Destin teens taste city leadership

Savannah Chastain
Youth Council functions just like the official City Council with votes on motions. Here the Youth Council votes on a motion to move the next meeting from its current date, during spring break, to an earlier date. Pictured from left are: Max Van Belkum, Andre Eimers, Adam Van Belkum, Erin Groth, Chandler Ankersen, and Megan Wood.

“I call this meeting to order,” began high school senior Erin Groth.

As elected chairperson for the February meeting of the Destin Youth Council, Groth led the meeting in the same way an official City Council would. Today’s main topic involved a proposal the youth will bring to the City Council on school zoning choices for Destin students.

“Currently Fort Walton Beach High School is the zone school for Destin,” explained City Clerk Rey Bailey. “If you have a valid reason you can get a waiver to another school, however, the only bus system provided is to Fort Walton Beach.”

The students are now pushing for choice zoning for Destin residents with a bussing system put in place to both Fort Walton Beach and Niceville.

Youth council member, Max Van Belkum explained that many students choose schools based on their different academic or sports programs, and he personally chose Niceville High School over Fort Walton Beach for its Gifted Program.

“Every high school has its own advantages,” he said.

This school year, approximately 133 students from Destin attend Niceville High School, and the youth council hopes that by their efforts, free transportation will be arranged to Niceville for the upcoming school year.

Although many of the students originally joined the Youth Council for its extracurricular appeal on college transcripts, most now hold a different view.

“The first year I did it just for the resume,” said Groth, “but this year I joined because I saw what we did last year; something big, and something important.”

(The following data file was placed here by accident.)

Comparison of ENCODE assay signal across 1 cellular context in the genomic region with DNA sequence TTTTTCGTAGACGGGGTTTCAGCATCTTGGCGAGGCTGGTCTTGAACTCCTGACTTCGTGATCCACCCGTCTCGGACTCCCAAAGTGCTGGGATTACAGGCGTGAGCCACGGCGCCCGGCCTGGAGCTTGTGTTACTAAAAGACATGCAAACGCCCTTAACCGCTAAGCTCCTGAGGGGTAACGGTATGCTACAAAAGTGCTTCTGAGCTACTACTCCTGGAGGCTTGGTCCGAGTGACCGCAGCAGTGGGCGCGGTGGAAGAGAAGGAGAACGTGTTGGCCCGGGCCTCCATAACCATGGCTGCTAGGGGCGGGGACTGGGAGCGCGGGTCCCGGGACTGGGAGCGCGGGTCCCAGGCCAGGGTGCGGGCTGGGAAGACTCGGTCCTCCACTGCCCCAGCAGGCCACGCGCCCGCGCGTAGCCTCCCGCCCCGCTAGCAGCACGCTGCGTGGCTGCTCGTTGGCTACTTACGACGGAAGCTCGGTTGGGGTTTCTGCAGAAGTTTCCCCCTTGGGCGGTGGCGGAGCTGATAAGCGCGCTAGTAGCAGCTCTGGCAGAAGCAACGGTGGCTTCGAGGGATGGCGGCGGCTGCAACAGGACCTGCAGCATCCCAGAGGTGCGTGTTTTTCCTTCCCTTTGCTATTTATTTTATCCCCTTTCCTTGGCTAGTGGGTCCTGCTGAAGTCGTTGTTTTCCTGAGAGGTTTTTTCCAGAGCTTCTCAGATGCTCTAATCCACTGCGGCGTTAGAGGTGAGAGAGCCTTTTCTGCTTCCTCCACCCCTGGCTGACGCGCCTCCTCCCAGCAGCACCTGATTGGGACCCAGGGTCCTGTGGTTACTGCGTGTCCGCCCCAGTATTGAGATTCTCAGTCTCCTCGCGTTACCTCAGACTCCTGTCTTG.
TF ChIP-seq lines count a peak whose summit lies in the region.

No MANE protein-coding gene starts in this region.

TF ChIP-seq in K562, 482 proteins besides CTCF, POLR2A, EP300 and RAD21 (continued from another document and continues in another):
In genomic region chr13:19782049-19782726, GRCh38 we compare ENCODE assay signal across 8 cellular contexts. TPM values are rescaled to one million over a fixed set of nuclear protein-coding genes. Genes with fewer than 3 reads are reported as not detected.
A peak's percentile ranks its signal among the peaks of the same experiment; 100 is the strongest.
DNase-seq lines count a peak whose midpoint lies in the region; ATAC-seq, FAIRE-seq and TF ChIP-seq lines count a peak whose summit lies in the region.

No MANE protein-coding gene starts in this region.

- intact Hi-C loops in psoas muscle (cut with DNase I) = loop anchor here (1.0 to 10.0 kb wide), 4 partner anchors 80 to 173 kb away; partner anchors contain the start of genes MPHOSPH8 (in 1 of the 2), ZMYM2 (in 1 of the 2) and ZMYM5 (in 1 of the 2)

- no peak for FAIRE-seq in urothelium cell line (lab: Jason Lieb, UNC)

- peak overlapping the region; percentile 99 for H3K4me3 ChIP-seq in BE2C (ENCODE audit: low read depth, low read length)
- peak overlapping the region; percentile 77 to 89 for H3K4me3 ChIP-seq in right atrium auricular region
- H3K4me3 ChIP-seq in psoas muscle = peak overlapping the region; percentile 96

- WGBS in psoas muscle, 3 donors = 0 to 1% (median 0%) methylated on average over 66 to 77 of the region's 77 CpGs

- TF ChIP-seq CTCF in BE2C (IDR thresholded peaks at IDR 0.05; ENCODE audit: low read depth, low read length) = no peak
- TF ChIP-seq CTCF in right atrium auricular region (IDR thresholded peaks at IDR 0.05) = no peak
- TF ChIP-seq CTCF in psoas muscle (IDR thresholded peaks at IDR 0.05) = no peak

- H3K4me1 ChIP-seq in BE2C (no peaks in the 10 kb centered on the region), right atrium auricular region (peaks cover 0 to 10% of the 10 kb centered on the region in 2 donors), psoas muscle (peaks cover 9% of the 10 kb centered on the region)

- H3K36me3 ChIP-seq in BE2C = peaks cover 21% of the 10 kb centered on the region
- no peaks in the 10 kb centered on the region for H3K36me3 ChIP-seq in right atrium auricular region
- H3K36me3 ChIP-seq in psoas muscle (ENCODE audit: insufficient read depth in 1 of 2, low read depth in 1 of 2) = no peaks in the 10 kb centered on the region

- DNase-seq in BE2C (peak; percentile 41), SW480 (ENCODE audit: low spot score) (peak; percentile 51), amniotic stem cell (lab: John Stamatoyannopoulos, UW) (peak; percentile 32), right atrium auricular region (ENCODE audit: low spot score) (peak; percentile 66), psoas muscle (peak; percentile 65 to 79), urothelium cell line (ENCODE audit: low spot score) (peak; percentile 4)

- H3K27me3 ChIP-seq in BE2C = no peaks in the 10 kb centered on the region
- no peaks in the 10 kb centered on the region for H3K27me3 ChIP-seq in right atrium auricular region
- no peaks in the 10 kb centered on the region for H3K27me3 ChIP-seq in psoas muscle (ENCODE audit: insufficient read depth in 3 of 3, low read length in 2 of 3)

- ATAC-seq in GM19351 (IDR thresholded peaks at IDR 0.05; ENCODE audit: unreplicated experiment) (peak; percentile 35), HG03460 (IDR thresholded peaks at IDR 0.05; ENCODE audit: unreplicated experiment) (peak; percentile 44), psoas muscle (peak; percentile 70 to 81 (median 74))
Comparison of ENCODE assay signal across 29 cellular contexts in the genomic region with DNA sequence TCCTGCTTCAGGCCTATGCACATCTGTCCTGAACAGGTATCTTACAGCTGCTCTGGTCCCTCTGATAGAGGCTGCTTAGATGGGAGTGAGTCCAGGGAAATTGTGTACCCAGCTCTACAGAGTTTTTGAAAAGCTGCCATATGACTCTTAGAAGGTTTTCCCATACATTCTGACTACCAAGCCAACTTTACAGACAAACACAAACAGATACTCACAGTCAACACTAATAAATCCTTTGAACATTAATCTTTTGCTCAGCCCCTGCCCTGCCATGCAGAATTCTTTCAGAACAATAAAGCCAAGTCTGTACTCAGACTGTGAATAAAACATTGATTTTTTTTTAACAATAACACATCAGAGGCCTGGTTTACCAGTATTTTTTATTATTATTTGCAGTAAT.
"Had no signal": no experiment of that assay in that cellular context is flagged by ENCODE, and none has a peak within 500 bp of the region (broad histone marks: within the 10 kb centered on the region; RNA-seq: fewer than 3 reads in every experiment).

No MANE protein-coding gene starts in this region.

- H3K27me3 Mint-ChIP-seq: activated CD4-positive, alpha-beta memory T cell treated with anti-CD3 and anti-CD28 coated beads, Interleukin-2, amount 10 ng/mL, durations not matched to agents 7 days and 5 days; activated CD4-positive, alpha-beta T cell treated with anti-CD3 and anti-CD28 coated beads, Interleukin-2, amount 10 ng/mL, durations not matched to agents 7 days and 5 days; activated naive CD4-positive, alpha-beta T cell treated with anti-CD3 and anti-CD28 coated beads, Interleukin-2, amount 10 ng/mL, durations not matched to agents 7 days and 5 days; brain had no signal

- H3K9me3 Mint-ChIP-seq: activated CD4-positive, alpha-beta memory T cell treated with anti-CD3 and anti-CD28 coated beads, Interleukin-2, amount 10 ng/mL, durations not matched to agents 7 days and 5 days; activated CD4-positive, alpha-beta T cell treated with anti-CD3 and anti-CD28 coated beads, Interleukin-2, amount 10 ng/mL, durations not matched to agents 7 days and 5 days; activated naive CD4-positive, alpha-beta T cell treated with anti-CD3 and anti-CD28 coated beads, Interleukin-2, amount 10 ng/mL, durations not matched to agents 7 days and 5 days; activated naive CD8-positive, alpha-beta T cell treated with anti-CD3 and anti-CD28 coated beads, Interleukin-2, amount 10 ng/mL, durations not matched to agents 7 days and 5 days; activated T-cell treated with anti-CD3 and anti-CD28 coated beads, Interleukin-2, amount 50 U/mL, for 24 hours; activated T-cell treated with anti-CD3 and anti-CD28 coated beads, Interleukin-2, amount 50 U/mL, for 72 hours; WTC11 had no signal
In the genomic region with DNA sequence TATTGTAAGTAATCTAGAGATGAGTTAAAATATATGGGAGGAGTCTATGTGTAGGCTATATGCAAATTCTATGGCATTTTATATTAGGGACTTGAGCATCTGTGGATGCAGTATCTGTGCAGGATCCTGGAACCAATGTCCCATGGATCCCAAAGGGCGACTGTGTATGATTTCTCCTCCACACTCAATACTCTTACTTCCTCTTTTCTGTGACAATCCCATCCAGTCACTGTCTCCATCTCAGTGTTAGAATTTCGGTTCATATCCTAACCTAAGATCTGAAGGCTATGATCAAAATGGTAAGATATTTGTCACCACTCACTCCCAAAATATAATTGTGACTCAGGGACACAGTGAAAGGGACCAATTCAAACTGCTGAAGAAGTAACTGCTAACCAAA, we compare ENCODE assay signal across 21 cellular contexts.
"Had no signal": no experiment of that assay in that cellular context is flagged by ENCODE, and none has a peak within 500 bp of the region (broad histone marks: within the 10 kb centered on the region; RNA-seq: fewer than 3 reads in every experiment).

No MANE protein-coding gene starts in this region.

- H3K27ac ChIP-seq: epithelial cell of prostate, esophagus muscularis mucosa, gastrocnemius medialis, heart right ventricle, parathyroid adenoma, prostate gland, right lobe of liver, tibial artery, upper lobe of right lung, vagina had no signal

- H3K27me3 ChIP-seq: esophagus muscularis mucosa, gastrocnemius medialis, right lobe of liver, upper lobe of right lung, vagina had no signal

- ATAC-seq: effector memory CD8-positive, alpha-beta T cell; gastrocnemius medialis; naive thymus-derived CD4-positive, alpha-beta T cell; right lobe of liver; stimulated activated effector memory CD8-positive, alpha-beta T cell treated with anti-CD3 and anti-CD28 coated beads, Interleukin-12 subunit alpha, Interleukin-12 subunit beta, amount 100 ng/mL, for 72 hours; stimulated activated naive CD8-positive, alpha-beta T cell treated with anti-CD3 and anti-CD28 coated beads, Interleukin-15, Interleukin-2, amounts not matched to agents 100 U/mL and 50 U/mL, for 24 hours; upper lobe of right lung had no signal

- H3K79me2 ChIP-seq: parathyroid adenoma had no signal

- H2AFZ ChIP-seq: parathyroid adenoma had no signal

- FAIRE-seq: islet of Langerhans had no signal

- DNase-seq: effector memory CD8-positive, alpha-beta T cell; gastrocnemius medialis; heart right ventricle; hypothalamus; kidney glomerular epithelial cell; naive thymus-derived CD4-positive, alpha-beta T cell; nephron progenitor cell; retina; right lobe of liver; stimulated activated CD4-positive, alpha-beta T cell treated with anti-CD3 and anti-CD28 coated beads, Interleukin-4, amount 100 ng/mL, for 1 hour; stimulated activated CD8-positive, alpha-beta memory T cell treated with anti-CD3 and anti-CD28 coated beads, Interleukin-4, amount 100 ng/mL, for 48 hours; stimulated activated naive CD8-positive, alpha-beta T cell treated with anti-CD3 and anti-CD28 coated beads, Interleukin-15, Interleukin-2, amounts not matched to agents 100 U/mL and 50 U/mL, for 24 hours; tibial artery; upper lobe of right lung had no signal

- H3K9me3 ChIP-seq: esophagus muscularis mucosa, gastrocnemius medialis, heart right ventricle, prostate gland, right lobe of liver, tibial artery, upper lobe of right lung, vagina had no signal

The group’s efforts last year yielded a new teen space to be dedicated in the Destin library, complete with a new teen book club, recording equipment for school projects, and specialized texts books.

“We help them make decisions about how the teen space should look,” said Groth.

The Destin Youth Council first formed in 2007, as an idea brought forth by then city council member, Sam Seevers. Bailey has been the liaison for the youth council from its inception, and imparted that the young enthusiasm is what really makes the group successful.

“They are motivated to really be the voice for the youth and they are willing to do whatever’s necessary to improve,” he said.  “The Destin City Council really does listen and value their opinion.”

When asked if a future in politics was on their minds, all of the students present shared that they never thought of it that way.

“I think we are all gaining experience; tasting it.” Said Van Belkum.

“As a teenager, there are not a lot of things for teens to participate in,” said Megan Wood, whose father, Jim Wood, is a current Destin city councilman. “I just really want to help the teens in Destin have a voice.”

From the more serious school zoning proposal to planning a light-hearted ultimate Frisbee tournament, the students on the Youth Council are really working to create teen-focused projects that encourage community involvement.

“We focus on things that bring teens together and help teens become more involved,” said Groth.

Want to join the Youth Council?

The Destin Youth Council runs June-April, and is taking applications for the 2014-2015 term. To apply, email Rey Bailey at